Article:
SALT LAKE CITY — The second-seeded, 10th-ranked University of Utah's chances of qualifying for the NCAA women's gymnastics championships in two weeks took yet another hit Thursday when junior all-arounder Kyndal Robarts rolled an ankle in practice.
It was Utah's second injury in a week, as junior two-event specialist Jacq Johnson suffered a bruised tailbone from a fall and will be out of Saturday night's NCAA North Central Regional at 6 p.m. at Utah's Huntsman Center.
The top two teams from tonight's regional advance to the April 22-24 national championships at Florida.
Ute coach Greg Marsden said trainer Tom Iriye termed the ankle sprain a 1.5 on a scale of three, with three being the worst. He said he will leave it up to Robarts to decide today what she will be able to do in tonight's meet.
Iriye said Robarts is such a competitor she might want to do more than she should.
"I just want to scare everyone," Robarts quipped at Friday's practice for the six teams involved in this regional.
Florida is the top-seeded team in the North Central Regional, ranked fourth nationally and owns a 15-2 record. It has won the last five regionals that it has attended and is coming off winning the Southeastern Conference championship, which followed back-to-back, season-high scores of 197.55 in its final regular-season meets.
Auburn, which was fifth in the SEC meet and is ranked 16th with an 8-10 record that includes a victory over five-time defending NCAA champion Georgia, is the third seed Saturday night. Boise State, Denver and Washington round out the field.
Utah State has two individual all-arounders (Heather Heinrich, Lyndsie Boone) and two-event specialist Jackie Dillon (vault, floor) in a group that is vying to advance to the national championships as individuals.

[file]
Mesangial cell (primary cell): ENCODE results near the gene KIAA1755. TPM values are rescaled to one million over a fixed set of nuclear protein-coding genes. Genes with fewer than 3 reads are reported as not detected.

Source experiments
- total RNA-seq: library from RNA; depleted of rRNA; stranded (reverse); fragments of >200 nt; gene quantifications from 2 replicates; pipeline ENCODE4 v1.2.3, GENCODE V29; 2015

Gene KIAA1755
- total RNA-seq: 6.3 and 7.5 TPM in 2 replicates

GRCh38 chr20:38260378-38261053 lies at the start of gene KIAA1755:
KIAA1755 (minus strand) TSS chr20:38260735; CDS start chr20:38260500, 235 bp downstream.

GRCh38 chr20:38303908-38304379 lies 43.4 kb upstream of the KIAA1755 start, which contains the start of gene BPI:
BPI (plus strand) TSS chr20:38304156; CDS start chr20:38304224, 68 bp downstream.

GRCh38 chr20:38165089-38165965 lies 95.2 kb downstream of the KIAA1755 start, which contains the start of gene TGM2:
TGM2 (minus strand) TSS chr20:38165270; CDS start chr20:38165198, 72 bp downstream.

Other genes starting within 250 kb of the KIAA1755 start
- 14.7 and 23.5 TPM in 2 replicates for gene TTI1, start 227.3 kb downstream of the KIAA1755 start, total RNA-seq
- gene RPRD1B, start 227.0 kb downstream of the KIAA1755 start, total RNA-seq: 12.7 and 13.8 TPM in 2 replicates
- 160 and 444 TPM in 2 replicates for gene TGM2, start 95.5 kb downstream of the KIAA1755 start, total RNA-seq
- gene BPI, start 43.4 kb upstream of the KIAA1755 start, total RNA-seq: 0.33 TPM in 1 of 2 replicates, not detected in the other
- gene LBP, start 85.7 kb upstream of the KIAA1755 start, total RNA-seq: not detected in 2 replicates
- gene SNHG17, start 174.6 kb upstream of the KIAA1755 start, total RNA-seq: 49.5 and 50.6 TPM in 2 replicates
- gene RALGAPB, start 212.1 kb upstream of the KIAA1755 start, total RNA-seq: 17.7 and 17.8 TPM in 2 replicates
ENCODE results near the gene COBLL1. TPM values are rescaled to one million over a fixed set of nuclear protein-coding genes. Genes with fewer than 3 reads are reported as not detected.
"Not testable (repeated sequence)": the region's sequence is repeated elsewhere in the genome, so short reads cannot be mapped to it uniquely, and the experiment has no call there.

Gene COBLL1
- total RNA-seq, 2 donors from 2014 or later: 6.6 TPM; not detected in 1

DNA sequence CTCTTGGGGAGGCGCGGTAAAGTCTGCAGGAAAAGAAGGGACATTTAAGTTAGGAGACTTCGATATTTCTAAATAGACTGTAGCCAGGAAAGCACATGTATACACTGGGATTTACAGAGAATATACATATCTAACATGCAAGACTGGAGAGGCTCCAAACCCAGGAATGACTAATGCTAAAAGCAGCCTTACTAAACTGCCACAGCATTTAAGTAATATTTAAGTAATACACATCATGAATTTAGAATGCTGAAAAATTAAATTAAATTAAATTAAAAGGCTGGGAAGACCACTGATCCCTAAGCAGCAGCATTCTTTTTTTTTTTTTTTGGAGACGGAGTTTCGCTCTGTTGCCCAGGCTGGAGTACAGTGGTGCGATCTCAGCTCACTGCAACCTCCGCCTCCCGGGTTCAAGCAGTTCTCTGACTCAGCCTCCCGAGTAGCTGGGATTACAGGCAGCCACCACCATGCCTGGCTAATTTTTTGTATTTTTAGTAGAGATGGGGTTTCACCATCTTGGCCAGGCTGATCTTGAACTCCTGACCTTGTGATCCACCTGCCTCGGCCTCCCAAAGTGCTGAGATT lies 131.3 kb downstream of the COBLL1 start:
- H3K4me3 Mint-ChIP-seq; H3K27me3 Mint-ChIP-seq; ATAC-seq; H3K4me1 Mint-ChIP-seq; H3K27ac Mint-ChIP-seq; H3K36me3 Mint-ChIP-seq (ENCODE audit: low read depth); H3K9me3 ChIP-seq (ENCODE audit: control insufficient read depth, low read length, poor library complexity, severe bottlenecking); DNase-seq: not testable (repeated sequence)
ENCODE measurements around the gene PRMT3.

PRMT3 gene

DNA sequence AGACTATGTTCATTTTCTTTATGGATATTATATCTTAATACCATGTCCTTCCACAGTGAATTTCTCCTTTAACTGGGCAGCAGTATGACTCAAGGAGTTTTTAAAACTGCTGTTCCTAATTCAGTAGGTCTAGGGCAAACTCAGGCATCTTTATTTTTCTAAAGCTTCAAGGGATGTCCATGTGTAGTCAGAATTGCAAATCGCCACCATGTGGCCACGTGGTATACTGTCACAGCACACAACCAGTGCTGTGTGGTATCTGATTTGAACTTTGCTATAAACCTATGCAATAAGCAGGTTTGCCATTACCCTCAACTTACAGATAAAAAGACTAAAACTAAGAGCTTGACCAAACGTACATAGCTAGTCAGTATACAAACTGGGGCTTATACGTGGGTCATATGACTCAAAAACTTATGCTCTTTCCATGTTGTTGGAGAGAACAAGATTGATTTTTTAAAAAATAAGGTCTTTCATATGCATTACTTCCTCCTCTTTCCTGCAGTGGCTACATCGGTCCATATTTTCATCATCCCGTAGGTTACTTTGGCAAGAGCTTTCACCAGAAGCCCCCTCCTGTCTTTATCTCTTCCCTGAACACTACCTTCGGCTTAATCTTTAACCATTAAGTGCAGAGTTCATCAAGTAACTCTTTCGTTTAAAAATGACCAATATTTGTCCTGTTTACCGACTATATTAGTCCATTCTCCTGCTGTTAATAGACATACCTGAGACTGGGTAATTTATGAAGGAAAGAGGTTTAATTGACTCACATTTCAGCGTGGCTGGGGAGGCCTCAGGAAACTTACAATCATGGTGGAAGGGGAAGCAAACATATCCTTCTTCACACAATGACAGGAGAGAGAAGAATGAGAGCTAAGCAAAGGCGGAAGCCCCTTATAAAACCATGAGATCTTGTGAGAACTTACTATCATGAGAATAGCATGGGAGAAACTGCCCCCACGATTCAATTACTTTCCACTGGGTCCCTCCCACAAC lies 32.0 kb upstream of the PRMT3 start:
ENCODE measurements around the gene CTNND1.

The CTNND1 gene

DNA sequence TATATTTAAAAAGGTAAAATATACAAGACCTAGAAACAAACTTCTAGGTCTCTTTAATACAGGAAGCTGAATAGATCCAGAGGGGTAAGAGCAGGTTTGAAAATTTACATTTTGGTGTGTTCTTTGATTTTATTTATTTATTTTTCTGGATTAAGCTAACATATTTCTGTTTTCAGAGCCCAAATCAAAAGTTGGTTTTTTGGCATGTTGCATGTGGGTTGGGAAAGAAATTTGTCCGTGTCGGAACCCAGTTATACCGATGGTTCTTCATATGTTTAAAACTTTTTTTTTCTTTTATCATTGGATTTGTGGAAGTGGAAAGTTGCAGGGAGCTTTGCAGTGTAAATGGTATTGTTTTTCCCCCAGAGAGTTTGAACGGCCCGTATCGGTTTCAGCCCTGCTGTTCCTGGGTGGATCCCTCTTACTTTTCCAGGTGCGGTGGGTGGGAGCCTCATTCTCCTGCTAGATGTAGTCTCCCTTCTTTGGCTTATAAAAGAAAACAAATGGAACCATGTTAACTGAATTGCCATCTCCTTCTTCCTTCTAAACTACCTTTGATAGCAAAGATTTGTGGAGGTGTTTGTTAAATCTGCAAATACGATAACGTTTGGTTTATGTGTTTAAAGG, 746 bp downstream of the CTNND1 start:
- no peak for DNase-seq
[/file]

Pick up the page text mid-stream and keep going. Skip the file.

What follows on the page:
Florida and Utah are the obvious favorites to qualify for the NCAA team championships, but Utah's uneven season and late injuries certainly give Auburn or one of the others a chance.
"Well, I'd like to think so," said Auburn coach Jeff Thompson, "but the host team has never failed to advance (in its 34 years, Utah has qualified for every national championship meet to date) and the No. 1 seed has failed to advance one time in their history, and they're hosting the national championship in two weeks."
Thompson likes to think both of those teams have pressure.
"I think that's why we have an advantage. There's no real pressure on us," he said. "If we don't advance out of this regional, no one's going to say, 'What happened to Auburn?' Because everyone expects Florida and Utah to be the ones to advance."
Utah finishes one rotation early on its worst event, beam, and Florida finishes in the final rotation on beam while Auburn will be on floor. It gives the Tigers all the advantages. "That's the way I like to look at it," Thompson said.
Florida coach Rhonda Faehn, though, seems supremely confident in her team, which gets half of its routines from an outstanding freshman class that has steadily improved from a good start.
Faehn said she has no worries about qualifying for the national championships that her school will host — that's often given other host coaches fits, including Marsden in the many times the Utes have been the host team.
"Honestly, no," said Faehn about any trepidations of missing her own nationals. "We're treating this just like any other competition that we've had. We just have to go out and perform like we have been. They're amazing because they're unfazed by anything this year."
In fact, Faehn said of her team with five freshmen competing at least a dozen routines: "They don't know any better, which is great."
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